In his book, "The Cult of the Amateur," author Andrew Keen would have us believe that bloggers and Wikipedia are spelling the demise of traditional media outlets like The New York Times and Encyclopedia Britannica. Honestly, he makes some really good points, but it's not difficult to lay a fair portion of the blame in the laps of the very media outlets that are suffering the most. And what better target than The Times?
On Nov. 14, The Times published Ira Levin's obituary. It was written by Margalit Fox, who apparently did just enough research on the "Rosemary's Baby" author to make sure her opinion was in line with typical Times snobbery, describing Levin's famous novel as being about a "a young New York bride [who] may have been impregnated by the Devil." Later she quotes Thomas J. Fleming's review for The New York Times Book Review, in which he took the novel's ending to task: "Here, unfortunately, [Levin] pulls a switcheroo which sends us tumbling from sophistication to Dracula ... Our thoroughly modern suspense story ends as just another Gothic tale."
Egad! If The Times were to publish a how-to book on the craft of fiction writing, would we be treated to such edicts as 1) Never write stories that involve the actual presence of a fantastical creature; 2) Whenever possible resolve your plot in such a way that post-partum depression is at least a plausible excuse for all that has gone before; or 3) Do not challenge popular assumptions about genre (see appendix 1 for exceptions).
Is it really any wonder that we, the people, have taken advantage of the Internet to counteract this kind of pap? Again, I agree with much of the cautionary content in Keen's thoughtful book. His flaw is in overstating his case. By not allowing that any good has come from the admitedly mis-labeled democratization of the Web, he weakens his argument and comes off looking a bit outdated and curmudgeonly. That's okay. I feel the same way some days, and his book should probably be required reading in high schools. Still, it's hard to escape the fact that "The Cult of the Amateur" reads an awful lot like an extended blog rant—though a carefully researched and well-written one.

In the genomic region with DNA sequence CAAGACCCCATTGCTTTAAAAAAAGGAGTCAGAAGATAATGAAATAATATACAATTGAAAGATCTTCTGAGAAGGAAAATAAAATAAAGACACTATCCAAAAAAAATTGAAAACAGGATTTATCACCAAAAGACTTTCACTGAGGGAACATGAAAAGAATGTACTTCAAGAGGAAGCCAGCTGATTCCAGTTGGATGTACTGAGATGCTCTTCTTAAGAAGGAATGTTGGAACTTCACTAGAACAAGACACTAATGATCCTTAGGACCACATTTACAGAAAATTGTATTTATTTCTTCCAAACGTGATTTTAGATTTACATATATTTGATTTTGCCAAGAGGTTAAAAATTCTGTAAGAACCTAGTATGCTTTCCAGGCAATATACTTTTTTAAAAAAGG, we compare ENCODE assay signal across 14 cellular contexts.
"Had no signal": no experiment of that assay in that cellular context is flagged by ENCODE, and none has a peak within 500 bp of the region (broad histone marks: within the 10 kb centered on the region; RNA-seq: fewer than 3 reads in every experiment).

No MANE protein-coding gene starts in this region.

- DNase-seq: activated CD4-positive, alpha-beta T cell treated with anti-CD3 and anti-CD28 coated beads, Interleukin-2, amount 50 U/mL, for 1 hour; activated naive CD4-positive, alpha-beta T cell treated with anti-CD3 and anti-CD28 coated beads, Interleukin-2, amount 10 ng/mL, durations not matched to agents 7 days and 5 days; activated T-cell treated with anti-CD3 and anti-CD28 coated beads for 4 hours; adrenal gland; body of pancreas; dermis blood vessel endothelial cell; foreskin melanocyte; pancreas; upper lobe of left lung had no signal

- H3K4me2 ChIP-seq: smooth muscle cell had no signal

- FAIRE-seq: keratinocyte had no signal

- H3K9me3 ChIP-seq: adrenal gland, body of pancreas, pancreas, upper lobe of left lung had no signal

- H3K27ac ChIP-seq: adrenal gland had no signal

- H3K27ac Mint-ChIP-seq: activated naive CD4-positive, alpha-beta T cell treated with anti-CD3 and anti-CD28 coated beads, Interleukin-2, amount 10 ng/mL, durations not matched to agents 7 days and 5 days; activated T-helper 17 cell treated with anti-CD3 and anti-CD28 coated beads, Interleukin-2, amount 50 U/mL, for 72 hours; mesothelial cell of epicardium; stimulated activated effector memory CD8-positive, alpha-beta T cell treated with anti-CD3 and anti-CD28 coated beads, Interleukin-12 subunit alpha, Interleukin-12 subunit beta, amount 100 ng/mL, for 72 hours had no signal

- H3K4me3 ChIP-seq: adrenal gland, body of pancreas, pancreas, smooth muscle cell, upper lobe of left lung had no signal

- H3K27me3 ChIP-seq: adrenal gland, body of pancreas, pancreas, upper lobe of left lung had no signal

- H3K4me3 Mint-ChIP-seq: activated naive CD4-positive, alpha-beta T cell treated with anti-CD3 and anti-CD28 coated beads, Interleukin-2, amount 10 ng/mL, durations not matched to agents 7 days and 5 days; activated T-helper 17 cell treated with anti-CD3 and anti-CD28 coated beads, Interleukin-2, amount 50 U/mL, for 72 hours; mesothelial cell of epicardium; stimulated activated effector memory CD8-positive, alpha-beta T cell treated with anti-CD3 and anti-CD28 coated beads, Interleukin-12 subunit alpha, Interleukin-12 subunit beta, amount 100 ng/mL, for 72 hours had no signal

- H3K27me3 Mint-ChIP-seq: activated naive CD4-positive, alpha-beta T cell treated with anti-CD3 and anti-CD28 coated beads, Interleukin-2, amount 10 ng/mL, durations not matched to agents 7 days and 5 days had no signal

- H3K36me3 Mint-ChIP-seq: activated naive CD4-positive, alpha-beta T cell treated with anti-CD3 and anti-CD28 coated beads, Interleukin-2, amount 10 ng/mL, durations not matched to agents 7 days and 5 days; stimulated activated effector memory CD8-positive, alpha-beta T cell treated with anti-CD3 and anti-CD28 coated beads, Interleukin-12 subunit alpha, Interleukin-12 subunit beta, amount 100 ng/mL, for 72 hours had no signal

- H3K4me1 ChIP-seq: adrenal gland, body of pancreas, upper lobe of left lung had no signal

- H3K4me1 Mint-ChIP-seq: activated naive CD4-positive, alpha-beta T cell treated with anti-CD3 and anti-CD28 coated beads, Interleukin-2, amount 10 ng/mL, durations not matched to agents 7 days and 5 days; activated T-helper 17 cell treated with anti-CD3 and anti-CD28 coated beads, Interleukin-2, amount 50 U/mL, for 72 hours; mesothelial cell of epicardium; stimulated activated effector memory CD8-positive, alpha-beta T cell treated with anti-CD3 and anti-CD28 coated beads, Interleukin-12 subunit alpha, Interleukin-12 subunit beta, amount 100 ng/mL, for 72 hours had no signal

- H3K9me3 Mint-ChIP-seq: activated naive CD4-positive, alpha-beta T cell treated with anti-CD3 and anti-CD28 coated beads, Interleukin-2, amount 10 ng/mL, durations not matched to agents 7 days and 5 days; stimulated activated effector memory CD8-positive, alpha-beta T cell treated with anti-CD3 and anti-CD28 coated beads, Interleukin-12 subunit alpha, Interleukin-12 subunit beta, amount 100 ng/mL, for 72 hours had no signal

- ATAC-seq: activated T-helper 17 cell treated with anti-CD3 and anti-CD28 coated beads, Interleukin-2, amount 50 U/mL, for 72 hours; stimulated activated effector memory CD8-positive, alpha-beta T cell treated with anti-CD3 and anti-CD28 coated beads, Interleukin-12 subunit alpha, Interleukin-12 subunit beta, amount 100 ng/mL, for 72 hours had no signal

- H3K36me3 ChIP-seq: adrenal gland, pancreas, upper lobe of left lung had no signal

But let's get back to that panning from Mr. Fleming. He puts sophistication and "Dracula" at opposite ends of the spectrum. Okay, there are passages in Bram Stoker's novel that lack elegance, but to say that it's not a sophisticated work seems disengenous. That Stoker kept his Gothic vampire story aloft only through letters and journal entries should be enough of a safeguard against such claims. Besides, if we go back far enough, the most revered literature in the English language is of a romantic or supernatural bent: "Beowulf," "The Faerie Queen," "Sir Gawain and the Green Knight" ... hell, "Hamlet," "Frankenstein," and "A Christmas Carol"! You can heap all the metaphoric heft you like on the fantastical elements of such works, but at the end of the day, "Hamlet" and "A Christmas Carol" are ghost stories, and "Frankenstein" is a monster tale. But because they're really, really good, some folks try to remove them from the genres they so obviously belong to.
I don't mean to get overly caught up in labels for fiction, but it's inescapable to a certain extent. In fact, I'm convinced there is no such thing as non-genre fiction. Oh, the MFA-inspired work that clogs the arteries of countless literary journals likes to think of itself as somehow beyond genre, but it isn't. Call it literary mainstream, realism or experimental ... it's still just another genre. Some of it's good, and some of it's crap.
Rest in peace, Mr. Levin.—Pete Mesling